7 Credit Score Myths Debunked


Knowing how credit scores work can help ensure yours is the best it can possibly be.

Over the years, a number of misconceptions have crept into popular knowledge surrounding this topic. Let’s take a look at some of the most prevalent to set the record straight.

So, here’s a list of the top credit score myths — debunked.


#1 Your Credit Score Can Cost You a Job

While some employers do pull credit reports when they’re considering a candidate, the one they get typically has your personal information, including your actual score redacted. Further, they must have your permission to do so and it cannot be shared with other employers.

Additionally, this type of inquiry has no effect on your overall score. Granted, the details of your history go toward the makeup of your score, but your score alone is not a determining factor, only your history.


#2 Closing Old Accounts Improves Your Score

This can actually have the exact opposite effect. One of the criteria by which your score is established is the length of time an account has been open. A longstanding one with a good payment history boosts your score.

Closing an old account you’ve always managed well could diminish your score. Conversely, closing an old account you’ve managed poorly will not improve your score. That poor performance is already reflected.


#3 Your Income Factors into Your Score

While your income may play a role in a lender’s decision to extend credit, it has no direct effect on your credit score. If you pay your bills on time and keep your credit usage to less than half of your limits, your income won’t matter to your score.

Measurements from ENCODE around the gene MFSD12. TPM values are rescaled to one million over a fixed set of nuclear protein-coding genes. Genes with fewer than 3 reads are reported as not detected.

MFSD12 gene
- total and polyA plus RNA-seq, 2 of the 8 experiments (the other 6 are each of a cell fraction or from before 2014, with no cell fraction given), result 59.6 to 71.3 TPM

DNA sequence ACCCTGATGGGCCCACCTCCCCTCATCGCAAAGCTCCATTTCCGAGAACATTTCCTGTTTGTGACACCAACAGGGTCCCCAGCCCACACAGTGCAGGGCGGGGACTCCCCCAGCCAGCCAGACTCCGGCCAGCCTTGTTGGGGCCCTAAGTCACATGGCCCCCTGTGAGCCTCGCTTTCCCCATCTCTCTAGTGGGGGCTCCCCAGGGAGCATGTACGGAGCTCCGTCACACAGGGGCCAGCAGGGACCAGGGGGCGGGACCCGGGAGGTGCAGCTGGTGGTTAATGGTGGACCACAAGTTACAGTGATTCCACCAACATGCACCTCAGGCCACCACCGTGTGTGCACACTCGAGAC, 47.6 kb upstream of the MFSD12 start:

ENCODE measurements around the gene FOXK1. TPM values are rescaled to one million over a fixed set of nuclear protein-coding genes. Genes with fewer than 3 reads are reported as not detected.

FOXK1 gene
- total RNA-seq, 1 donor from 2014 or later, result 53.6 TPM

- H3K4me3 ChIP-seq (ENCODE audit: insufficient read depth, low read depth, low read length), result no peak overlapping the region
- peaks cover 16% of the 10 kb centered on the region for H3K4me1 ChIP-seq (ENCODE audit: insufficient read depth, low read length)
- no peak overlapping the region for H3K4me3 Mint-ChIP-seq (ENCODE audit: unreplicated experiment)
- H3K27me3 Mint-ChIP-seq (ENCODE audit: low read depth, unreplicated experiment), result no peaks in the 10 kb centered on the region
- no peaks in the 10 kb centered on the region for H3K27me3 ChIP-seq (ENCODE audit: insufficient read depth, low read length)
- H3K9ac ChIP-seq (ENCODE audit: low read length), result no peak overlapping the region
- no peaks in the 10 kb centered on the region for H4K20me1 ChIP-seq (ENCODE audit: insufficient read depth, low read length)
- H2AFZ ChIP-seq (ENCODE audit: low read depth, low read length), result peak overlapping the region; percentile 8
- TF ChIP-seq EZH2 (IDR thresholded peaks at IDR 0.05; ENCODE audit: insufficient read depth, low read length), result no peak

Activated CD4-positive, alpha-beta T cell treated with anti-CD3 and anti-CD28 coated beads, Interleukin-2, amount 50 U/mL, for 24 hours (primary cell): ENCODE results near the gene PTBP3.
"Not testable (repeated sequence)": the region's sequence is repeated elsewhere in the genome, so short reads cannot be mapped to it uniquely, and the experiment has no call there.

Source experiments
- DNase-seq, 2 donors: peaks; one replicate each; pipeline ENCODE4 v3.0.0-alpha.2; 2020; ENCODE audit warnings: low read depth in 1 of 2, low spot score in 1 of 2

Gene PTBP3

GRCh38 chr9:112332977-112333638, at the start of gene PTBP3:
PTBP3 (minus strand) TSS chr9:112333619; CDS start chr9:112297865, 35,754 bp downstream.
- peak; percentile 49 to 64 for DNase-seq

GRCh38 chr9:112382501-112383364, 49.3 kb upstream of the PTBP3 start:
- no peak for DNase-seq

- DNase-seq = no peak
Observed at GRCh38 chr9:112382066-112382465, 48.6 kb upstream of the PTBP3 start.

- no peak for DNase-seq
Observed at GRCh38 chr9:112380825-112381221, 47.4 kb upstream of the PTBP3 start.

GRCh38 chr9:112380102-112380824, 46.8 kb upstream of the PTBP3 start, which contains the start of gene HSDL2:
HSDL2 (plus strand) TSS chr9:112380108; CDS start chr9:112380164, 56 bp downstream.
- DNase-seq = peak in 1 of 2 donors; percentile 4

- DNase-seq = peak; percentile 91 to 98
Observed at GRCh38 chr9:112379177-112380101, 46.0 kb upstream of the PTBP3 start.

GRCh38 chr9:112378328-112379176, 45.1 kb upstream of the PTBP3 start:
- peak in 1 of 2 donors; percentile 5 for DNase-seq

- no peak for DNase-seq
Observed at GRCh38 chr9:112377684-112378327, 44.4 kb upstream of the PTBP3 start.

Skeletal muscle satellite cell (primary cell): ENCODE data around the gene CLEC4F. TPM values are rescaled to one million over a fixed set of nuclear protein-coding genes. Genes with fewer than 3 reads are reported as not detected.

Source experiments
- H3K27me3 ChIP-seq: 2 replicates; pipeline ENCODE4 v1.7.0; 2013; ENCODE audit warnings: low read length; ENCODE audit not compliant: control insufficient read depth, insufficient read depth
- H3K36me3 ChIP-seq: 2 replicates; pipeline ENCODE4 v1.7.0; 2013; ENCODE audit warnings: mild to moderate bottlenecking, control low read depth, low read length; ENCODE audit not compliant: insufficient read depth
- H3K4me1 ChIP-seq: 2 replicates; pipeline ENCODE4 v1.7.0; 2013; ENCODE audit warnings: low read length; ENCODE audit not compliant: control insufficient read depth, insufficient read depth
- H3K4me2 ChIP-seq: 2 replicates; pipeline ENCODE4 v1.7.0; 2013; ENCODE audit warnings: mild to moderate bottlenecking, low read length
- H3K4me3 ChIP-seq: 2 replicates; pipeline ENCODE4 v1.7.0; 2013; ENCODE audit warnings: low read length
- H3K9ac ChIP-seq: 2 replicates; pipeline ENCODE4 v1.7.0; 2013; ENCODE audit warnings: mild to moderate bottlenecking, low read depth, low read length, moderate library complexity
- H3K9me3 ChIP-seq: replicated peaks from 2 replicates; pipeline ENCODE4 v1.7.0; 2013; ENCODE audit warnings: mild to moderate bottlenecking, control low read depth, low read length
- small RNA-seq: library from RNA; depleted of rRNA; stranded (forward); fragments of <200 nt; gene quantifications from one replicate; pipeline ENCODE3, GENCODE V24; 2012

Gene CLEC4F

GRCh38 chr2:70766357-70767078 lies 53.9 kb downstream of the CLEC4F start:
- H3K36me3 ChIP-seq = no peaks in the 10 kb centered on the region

However, if things get out of hand and your income won’t let you reel it in — then yes — that’s a problem. However, this is more of a function of how you manage your credit than it is your income per se.


#4 Debt Settlement Ruins Your Score Forever

While it’s true that your credit score will take a dip when you enter a debt settlement program, the resulting change in your score is far less precipitous than when you file for bankruptcy protection. This makes it easier to rebuild your credit on your own once the program is complete.

Legitimate negotiation companies like Freedom Debt Relief will disclose this right upfront. Meanwhile, any settlement company promising to improve your score right away is up to no good.


#5 Checking Your Own Credit Will Lower Your Score

Credit inquiries fall into one of two categories — “hard” and “soft”. A hard inquiry occurs when a lender asks for a copy of your report to inform a lending decision. A soft inquiry is logged when you ask to see your own report.

You are entitled to see a copy of your report each year for free at AnnualCreditReport.com. Soft inquiries do not figure into the calculation of your score.


#6 Shopping for Interest Rates Reduces Your Score

While each application you submit to a creditor for which a report is requested technically qualifies as a hard inquiry, reporting agencies to consider a cluster of requests for the same type of credit within a short time period to be just one.

They know you’re looking for a deal and will not downgrade your credit score for doing so.


#7 Carrying a Balance from Month to Month Improves Your Score

The better your record of paying off balances in full, the higher your score will be. Credit utilization is one of the factors comprising your score. The lower your utilization, the higher your number. The best play is to only use your accounts occasionally and pay them off in full before the grace period ends and interest charges accrue.

That way, you’ll get the benefit of a pristine history without the extra expense of interest payments.

Have you ever heard these myths?

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